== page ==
The Future of Social Security
Social security probably won’t do it. The future of the Social Security system is unclear. But one thing is fairly certain. Your future Social Security retirement benefit will probably be much less than the amount of income you’ll need. The question is, how much less?
The average monthly Social Security benefit for retired workers receiving benefits in 2011 was approximately $1,182*—or $14,184 a year—before tax. Compare that amount to your current income. As our table shows, to maintain your current standard of living during retirement, you’re probably going to need quite a bit more money than Social Security provides.
Social Security is basically a “pay–as–you–go” program with today’s taxpayers paying the benefits of today’s retirees. In the future, fewer workers will be paying the benefits of more retirees. In 2011, there were 2.9 workers paying Social Security taxes for each Social Security beneficiary. By 2036, that ratio is projected to drop to 2.1 workers for every beneficiary.* Most likely, changes will be needed if the system is to be sustainable over the long term.
*Social Security Administration, 2011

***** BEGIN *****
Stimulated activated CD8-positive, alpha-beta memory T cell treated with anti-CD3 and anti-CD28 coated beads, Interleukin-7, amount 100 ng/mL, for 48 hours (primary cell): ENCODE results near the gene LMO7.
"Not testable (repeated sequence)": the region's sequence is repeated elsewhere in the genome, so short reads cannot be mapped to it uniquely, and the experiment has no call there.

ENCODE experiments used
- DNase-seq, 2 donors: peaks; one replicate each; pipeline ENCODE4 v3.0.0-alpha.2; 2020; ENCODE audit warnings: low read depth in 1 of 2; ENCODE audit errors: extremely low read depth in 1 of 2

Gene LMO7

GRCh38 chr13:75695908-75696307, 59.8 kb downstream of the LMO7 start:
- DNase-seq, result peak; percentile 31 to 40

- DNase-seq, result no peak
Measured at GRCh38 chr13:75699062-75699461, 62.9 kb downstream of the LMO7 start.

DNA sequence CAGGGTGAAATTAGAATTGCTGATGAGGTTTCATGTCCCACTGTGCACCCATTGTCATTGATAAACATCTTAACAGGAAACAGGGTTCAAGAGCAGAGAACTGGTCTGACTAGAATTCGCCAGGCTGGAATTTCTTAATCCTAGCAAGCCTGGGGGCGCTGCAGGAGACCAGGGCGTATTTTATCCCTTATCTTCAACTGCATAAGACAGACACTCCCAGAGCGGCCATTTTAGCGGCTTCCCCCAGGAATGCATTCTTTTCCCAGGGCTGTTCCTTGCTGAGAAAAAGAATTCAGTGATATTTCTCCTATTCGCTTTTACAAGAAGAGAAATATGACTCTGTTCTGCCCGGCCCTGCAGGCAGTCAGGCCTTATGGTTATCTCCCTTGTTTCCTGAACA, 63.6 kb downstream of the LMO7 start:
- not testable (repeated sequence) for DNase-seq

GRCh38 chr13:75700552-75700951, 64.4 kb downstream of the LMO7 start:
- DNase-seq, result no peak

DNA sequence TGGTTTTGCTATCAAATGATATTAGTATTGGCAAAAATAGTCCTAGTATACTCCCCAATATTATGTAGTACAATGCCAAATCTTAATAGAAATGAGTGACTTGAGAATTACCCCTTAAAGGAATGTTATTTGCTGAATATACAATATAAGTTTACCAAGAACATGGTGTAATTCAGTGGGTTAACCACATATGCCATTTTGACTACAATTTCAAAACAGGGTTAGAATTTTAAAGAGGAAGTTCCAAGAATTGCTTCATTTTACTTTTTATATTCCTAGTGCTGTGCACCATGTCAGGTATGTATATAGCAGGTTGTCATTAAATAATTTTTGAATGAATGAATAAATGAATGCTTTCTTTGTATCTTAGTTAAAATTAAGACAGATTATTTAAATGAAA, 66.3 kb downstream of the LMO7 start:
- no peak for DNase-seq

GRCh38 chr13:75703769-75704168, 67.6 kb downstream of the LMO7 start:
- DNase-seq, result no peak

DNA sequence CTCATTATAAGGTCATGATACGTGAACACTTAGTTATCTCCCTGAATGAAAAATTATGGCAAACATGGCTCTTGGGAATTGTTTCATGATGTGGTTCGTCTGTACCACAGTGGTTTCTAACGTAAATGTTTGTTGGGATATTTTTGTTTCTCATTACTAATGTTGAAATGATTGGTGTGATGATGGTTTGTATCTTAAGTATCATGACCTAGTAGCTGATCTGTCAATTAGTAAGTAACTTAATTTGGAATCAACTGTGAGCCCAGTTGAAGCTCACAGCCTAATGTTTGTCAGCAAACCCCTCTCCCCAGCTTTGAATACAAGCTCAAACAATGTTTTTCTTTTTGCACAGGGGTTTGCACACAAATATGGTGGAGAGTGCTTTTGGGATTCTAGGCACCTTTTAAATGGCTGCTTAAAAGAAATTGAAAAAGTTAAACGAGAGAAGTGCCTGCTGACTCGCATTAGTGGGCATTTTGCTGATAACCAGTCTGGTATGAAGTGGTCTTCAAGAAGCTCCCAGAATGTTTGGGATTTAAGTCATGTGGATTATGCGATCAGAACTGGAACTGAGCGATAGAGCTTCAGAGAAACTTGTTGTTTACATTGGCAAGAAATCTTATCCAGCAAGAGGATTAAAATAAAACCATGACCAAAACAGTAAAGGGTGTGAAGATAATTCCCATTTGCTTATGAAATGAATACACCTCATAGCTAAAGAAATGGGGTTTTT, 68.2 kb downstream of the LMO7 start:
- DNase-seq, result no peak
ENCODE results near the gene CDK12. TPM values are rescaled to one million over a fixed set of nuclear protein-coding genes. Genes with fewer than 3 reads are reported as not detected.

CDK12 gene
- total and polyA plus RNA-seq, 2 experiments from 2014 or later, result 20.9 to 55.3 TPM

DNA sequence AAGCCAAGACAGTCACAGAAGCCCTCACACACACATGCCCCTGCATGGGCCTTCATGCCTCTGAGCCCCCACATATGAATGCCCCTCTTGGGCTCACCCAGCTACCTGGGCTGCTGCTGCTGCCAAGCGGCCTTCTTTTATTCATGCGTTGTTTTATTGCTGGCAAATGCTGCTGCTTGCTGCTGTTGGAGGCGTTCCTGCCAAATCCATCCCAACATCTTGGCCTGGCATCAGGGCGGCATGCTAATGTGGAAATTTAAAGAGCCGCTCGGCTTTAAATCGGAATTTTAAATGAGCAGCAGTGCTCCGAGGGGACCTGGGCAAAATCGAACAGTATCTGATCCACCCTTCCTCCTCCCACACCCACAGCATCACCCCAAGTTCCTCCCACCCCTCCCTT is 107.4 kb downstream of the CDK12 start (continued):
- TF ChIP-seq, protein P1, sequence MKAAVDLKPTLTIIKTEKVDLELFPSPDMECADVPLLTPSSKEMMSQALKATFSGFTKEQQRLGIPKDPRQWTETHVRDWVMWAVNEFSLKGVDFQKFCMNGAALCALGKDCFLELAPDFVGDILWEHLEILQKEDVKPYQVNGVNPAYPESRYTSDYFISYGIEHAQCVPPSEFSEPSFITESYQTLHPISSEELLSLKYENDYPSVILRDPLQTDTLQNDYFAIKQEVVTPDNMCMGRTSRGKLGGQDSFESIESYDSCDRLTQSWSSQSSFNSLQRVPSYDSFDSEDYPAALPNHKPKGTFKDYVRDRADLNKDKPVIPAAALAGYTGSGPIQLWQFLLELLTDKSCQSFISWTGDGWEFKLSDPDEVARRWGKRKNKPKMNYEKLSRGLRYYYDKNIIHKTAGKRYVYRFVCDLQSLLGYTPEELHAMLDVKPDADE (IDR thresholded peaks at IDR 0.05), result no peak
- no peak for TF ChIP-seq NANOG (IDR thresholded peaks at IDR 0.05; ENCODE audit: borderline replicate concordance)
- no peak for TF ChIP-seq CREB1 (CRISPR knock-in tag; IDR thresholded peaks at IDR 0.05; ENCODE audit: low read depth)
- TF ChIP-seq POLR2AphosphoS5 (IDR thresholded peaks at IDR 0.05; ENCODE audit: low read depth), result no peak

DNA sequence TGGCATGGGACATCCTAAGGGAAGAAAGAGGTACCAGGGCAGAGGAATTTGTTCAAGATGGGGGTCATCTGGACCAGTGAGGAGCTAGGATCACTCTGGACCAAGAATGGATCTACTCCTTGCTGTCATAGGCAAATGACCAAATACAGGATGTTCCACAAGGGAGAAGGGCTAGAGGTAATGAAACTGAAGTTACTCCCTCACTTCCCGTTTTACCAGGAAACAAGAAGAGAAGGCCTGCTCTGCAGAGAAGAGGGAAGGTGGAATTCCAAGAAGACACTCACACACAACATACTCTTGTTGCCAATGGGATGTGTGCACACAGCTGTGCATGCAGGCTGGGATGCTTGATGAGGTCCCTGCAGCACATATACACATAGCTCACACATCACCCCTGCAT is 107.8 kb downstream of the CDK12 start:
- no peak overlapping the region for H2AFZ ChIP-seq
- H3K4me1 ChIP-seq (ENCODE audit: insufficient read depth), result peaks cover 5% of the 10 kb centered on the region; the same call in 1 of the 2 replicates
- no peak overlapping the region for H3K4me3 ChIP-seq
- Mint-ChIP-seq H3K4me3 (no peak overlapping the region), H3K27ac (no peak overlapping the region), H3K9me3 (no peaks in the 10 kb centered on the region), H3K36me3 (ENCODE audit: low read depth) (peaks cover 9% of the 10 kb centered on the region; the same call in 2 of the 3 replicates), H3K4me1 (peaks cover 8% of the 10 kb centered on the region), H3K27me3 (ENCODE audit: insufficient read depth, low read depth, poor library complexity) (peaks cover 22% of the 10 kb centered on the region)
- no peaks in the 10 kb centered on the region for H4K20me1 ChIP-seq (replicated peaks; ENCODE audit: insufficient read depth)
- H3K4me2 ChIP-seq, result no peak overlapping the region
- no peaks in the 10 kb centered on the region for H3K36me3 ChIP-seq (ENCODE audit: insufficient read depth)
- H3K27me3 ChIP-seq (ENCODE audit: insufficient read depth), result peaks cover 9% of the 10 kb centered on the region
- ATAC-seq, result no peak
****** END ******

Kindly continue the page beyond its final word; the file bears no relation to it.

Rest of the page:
Forge the Future
Counting on Social Security to provide you with a significant portion of your retirement income is a risky strategy. Your financial professional has tools available to help you set realistic retirement goals and figure out how much you need to invest toward potentially attaining those goals.
How Much of a Gap?
Source: Social Security Administration and NPI, 2011
*75 percent of pre-retirement income. According the U.S. Department of Labor, experts estimate retirees need about 70 percent of their pre-retirement income—lower earners, 90 percent or more—to maintain their standard of living.
Social Security benefits were calculated using the Social Security Administration’s online benefit calculator (www.ssa.gov) and assume the person retired in February 2011 at full retirement age.